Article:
The Importance of Falsifiability

science_works_bitchesI’m sure we’ve all heard theists say “you can’t prove God doesn’t exist, therefore I’m justified in believing he does!”  Yes, we get into concepts like burden of proof, which rarely ever goes over well, but there’s another tool in our belt that we far too often forget about and that is falsifiability.

Falsifiability is essential in basic logic, it is the concept that the proper position to hold is the one which requires the least amount to prove wrong.  In very general terms, this means that we ought not believe things are real unless they are supported by objective evidence because the opposite is difficult, if not impossible to falsify.

For gods, this concept is easy.  If we take the position that gods exist, in order to falsify the claim, we’d have to examine the entire universe, and with some concepts of gods, outside of the universe, and find no evidence for the gods.  That’s a clearly impossible proposition.  However, the reverse position, that gods do not exist, is extremely easy to falsify, simply produce a single example of a god.

Of course, this isn’t going to go over well with the theists either, nothing ever does, but it’s not something they can easily turn around.  This goes back to Karl Popper’s “problem of demarcation”, where he tries to determine the difference between scientific claims and unscientific claims and comes up with falsifiability as the line of demarcation between the two.  We also find that Wolfgang Pauli, famous theoretical physicist and one of the pioneers of quantum mechanics, who said of arguments which cannot conceivably be demonstrated wrong via experiment,  “it is not only not right, it is not even wrong!”

Popper got his start in the 1930s with arguments like:

I observe a white swan, therefore… all swans are white.

It may very well be difficult to observe all swans in the world but it certainly is possible to produce an example of a non-white swan, should you find one, thus falsifying the statement.  This is called an inductive categorical inference.  It is what we most commonly encounter and therefore people need to be most aware of it.  Keep in mind that just because someone can inductively reason the above, it isn’t necessarily correct, just because we haven’t found any black swans, it is merely falsifiable because there is the possibility that we can find a black swan and prove it wrong.

This becomes more  difficult when someone argues that there is a unicorn somewhere in the universe.  This is not reasonably falsifiable, we cannot check out every planet, every asteroid, every single location in the universe, at the same time, to prove that there are no unicorns in any of them.  What if the unicorns are magical and can travel at the speed of light and don’t need an atmosphere to survive.  No matter where we looked and didn’t find them, the believer can say they simply moved on before we arrived.  That’s essentially what the religious say with regard to their gods.  Their deities are non-falsifiable because they are constructed in such a manner that we can never, by definition, find them.  I’ve pointed out in the past that how people saw their gods has evolved over time.  Back in the days of the ancient Hebrews, for instance, the gods directly interacted with mankind.  There are stories in the Bible of God speaking to, walking with and causing miracles for humanity.  This is also true in other mythologies, such as the Greeks.  Yet as man advanced, as man found ways to climb Mount Olympus, the religious had to keep moving their gods around to make them impossible to falsify.  When you got to the peak of the mountain and found no gods, the religious had to explain why they weren’t there.  They were invisible.  They were hiding.  It doesn’t matter what excuse they invented, it was to place them beyond the bounds of human examination.  As we got better at looking at the world around us, the gods got better at hiding, or at least their followers got better at inventing new hiding places.  Eventually, theists gave up the pretense of direct human/deity interactions and just declared them to be completely beyond any reasonable evaluation of their existence.  However, these claims are not falsifiable, any more than my magical space unicorn example, and therefore, rational people must reject these formulations for gods because there is no better reason to think that they are real than to think they are not.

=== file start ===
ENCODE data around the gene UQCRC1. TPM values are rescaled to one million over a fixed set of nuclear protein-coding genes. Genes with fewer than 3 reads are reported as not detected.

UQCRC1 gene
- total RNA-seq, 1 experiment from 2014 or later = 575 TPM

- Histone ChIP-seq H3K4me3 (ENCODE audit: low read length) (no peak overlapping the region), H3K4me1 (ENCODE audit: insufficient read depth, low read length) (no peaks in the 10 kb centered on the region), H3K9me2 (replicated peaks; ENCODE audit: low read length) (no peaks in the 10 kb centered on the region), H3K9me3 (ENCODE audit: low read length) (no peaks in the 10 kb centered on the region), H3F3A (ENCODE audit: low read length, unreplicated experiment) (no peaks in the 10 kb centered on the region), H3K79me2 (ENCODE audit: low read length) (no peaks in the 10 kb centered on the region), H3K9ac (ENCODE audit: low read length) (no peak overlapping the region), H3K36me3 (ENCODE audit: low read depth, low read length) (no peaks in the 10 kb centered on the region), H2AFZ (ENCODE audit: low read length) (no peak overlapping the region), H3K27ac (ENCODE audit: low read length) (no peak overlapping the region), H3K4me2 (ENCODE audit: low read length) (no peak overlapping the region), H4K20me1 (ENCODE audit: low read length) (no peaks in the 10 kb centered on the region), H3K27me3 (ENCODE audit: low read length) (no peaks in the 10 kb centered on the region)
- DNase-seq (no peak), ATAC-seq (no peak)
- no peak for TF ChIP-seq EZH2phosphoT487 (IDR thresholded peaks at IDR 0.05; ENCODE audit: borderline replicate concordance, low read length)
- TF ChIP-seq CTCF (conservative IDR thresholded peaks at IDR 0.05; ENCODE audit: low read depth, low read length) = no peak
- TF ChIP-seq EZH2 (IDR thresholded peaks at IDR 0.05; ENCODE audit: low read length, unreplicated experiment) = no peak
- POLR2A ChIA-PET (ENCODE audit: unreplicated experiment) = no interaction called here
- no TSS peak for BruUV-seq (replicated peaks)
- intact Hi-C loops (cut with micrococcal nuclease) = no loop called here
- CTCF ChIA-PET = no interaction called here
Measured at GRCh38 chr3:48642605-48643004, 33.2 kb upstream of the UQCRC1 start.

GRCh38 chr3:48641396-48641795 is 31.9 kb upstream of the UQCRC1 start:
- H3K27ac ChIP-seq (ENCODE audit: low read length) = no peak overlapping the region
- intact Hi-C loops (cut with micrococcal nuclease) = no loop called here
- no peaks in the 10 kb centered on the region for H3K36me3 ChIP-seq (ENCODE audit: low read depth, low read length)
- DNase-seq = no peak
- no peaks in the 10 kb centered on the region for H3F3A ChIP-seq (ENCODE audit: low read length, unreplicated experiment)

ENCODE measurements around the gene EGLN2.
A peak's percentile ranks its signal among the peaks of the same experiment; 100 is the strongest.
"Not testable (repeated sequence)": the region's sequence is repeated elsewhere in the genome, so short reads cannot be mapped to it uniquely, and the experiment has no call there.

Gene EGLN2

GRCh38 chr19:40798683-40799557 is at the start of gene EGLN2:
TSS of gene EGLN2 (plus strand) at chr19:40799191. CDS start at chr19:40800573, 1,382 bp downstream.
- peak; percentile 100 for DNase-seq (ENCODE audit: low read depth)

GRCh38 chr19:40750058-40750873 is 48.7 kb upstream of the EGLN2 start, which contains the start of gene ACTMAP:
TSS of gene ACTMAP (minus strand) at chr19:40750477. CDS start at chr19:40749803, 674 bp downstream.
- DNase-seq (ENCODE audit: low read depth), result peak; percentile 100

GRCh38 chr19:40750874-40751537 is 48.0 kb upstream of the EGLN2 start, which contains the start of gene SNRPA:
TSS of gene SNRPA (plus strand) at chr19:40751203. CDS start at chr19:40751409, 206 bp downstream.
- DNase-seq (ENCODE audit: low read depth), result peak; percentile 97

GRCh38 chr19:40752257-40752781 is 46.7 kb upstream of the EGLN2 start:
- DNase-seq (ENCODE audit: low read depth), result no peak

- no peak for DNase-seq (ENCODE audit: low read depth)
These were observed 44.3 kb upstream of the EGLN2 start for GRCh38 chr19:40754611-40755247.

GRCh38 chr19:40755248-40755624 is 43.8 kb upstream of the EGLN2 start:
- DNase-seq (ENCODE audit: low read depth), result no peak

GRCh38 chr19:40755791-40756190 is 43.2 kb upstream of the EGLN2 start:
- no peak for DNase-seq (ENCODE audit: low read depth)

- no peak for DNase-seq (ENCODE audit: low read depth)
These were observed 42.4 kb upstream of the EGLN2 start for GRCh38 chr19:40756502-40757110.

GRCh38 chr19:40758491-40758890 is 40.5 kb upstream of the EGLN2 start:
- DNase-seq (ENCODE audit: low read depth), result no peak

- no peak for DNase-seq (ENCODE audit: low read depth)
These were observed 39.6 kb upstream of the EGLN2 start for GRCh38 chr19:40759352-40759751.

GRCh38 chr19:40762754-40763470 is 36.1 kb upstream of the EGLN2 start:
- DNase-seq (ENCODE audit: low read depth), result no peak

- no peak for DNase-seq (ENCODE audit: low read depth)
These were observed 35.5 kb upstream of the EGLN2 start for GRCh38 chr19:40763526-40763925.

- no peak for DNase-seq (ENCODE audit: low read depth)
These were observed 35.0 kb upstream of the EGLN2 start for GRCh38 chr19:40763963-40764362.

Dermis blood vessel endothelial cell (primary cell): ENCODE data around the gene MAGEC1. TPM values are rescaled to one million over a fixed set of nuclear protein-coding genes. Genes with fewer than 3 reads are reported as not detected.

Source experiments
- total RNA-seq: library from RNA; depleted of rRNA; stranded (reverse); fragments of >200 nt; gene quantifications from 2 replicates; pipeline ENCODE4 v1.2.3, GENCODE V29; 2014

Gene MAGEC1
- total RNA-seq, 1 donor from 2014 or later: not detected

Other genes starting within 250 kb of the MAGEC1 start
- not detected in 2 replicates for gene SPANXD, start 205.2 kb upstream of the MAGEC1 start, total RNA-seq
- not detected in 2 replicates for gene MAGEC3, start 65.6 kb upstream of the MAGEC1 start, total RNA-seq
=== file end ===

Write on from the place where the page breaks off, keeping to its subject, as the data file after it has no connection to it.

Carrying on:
Of course, I know that theists will entirely reject falsifiability as a concept when it comes to their gods because theists are not interested in whether their beliefs are factually true or not, only whether they make them feel good.  I think that all skeptics need to be well versed in this concept though, it’s a great test for many of the absurd woo claims in the world, if you cannot come up with a way to falsify the claim, the claim is irrational and thus, can be discarded.  Science, it works bitches.

3 thoughts on “The Importance of Falsifiability”

  1. While the concept of falsifiability is important to evaluating scientific claims, you should be careful not to raise this criterion to an unjustified position. The falsifiability criterion did not solve the demarcation problem. This criterion has received a considerable amount of criticism over the years, including criticism from physicist-turned-philosopher Pierre Duhem and philosopher of science W.V.O. Quine. This criterion continues to be criticized to this day. Massimo Pigliucci has written extensively about this, both in his book on the demarcation issue, Philosophy of Science: Reconsidering the Demarcation Problem, as well as on his blog, Rationally Speaking (

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